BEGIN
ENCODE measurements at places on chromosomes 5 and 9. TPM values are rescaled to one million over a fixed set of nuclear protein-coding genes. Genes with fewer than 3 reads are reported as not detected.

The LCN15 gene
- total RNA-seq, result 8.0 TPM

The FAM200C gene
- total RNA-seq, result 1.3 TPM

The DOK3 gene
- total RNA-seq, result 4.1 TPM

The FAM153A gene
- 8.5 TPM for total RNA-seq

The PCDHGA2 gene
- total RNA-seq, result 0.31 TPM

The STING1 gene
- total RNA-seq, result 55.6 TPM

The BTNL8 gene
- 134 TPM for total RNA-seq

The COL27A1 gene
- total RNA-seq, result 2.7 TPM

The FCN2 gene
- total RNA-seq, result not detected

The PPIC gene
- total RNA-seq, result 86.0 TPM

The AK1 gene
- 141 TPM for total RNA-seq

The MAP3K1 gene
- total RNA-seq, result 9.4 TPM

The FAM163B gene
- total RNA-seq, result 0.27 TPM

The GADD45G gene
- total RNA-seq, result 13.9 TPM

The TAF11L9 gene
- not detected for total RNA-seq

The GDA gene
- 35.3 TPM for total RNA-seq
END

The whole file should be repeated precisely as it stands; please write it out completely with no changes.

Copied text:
ENCODE measurements at places on chromosomes 5 and 9. TPM values are rescaled to one million over a fixed set of nuclear protein-coding genes. Genes with fewer than 3 reads are reported as not detected.

The LCN15 gene
- total RNA-seq, result 8.0 TPM

The FAM200C gene
- total RNA-seq, result 1.3 TPM

The DOK3 gene
- total RNA-seq, result 4.1 TPM

The FAM153A gene
- 8.5 TPM for total RNA-seq

The PCDHGA2 gene
- total RNA-seq, result 0.31 TPM

The STING1 gene
- total RNA-seq, result 55.6 TPM

The BTNL8 gene
- 134 TPM for total RNA-seq

The COL27A1 gene
- total RNA-seq, result 2.7 TPM

The FCN2 gene
- total RNA-seq, result not detected

The PPIC gene
- total RNA-seq, result 86.0 TPM

The AK1 gene
- 141 TPM for total RNA-seq

The MAP3K1 gene
- total RNA-seq, result 9.4 TPM

The FAM163B gene
- total RNA-seq, result 0.27 TPM

The GADD45G gene
- total RNA-seq, result 13.9 TPM

The TAF11L9 gene
- not detected for total RNA-seq

The GDA gene
- 35.3 TPM for total RNA-seq